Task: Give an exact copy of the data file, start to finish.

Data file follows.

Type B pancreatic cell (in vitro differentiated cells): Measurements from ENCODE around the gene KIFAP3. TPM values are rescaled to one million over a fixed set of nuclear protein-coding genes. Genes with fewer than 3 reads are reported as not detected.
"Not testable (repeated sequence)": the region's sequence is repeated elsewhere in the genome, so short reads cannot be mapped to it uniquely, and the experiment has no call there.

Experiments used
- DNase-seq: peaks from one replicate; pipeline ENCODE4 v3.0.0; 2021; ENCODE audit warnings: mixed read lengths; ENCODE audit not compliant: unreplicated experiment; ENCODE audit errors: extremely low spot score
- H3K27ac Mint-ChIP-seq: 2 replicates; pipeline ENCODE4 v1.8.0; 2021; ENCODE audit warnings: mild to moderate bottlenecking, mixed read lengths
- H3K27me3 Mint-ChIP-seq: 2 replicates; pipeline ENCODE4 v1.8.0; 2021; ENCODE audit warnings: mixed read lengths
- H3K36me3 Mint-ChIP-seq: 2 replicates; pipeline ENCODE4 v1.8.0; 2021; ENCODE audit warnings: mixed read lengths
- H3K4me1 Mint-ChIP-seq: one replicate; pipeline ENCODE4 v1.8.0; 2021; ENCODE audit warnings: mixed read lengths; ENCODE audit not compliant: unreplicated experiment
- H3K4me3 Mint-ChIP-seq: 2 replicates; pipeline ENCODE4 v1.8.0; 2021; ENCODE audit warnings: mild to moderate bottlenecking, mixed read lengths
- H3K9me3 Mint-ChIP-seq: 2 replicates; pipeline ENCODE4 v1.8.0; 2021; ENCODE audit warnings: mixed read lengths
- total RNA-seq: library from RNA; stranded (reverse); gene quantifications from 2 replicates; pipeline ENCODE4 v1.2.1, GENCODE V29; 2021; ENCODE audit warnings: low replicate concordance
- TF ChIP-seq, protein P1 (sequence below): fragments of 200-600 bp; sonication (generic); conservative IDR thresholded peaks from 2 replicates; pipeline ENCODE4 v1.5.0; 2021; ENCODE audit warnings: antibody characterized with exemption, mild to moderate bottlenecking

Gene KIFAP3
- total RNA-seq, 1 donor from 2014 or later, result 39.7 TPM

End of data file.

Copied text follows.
Type B pancreatic cell (in vitro differentiated cells): Measurements from ENCODE around the gene KIFAP3. TPM values are rescaled to one million over a fixed set of nuclear protein-coding genes. Genes with fewer than 3 reads are reported as not detected.
"Not testable (repeated sequence)": the region's sequence is repeated elsewhere in the genome, so short reads cannot be mapped to it uniquely, and the experiment has no call there.

Experiments used
- DNase-seq: peaks from one replicate; pipeline ENCODE4 v3.0.0; 2021; ENCODE audit warnings: mixed read lengths; ENCODE audit not compliant: unreplicated experiment; ENCODE audit errors: extremely low spot score
- H3K27ac Mint-ChIP-seq: 2 replicates; pipeline ENCODE4 v1.8.0; 2021; ENCODE audit warnings: mild to moderate bottlenecking, mixed read lengths
- H3K27me3 Mint-ChIP-seq: 2 replicates; pipeline ENCODE4 v1.8.0; 2021; ENCODE audit warnings: mixed read lengths
- H3K36me3 Mint-ChIP-seq: 2 replicates; pipeline ENCODE4 v1.8.0; 2021; ENCODE audit warnings: mixed read lengths
- H3K4me1 Mint-ChIP-seq: one replicate; pipeline ENCODE4 v1.8.0; 2021; ENCODE audit warnings: mixed read lengths; ENCODE audit not compliant: unreplicated experiment
- H3K4me3 Mint-ChIP-seq: 2 replicates; pipeline ENCODE4 v1.8.0; 2021; ENCODE audit warnings: mild to moderate bottlenecking, mixed read lengths
- H3K9me3 Mint-ChIP-seq: 2 replicates; pipeline ENCODE4 v1.8.0; 2021; ENCODE audit warnings: mixed read lengths
- total RNA-seq: library from RNA; stranded (reverse); gene quantifications from 2 replicates; pipeline ENCODE4 v1.2.1, GENCODE V29; 2021; ENCODE audit warnings: low replicate concordance
- TF ChIP-seq, protein P1 (sequence below): fragments of 200-600 bp; sonication (generic); conservative IDR thresholded peaks from 2 replicates; pipeline ENCODE4 v1.5.0; 2021; ENCODE audit warnings: antibody characterized with exemption, mild to moderate bottlenecking

Gene KIFAP3
- total RNA-seq, 1 donor from 2014 or later, result 39.7 TPM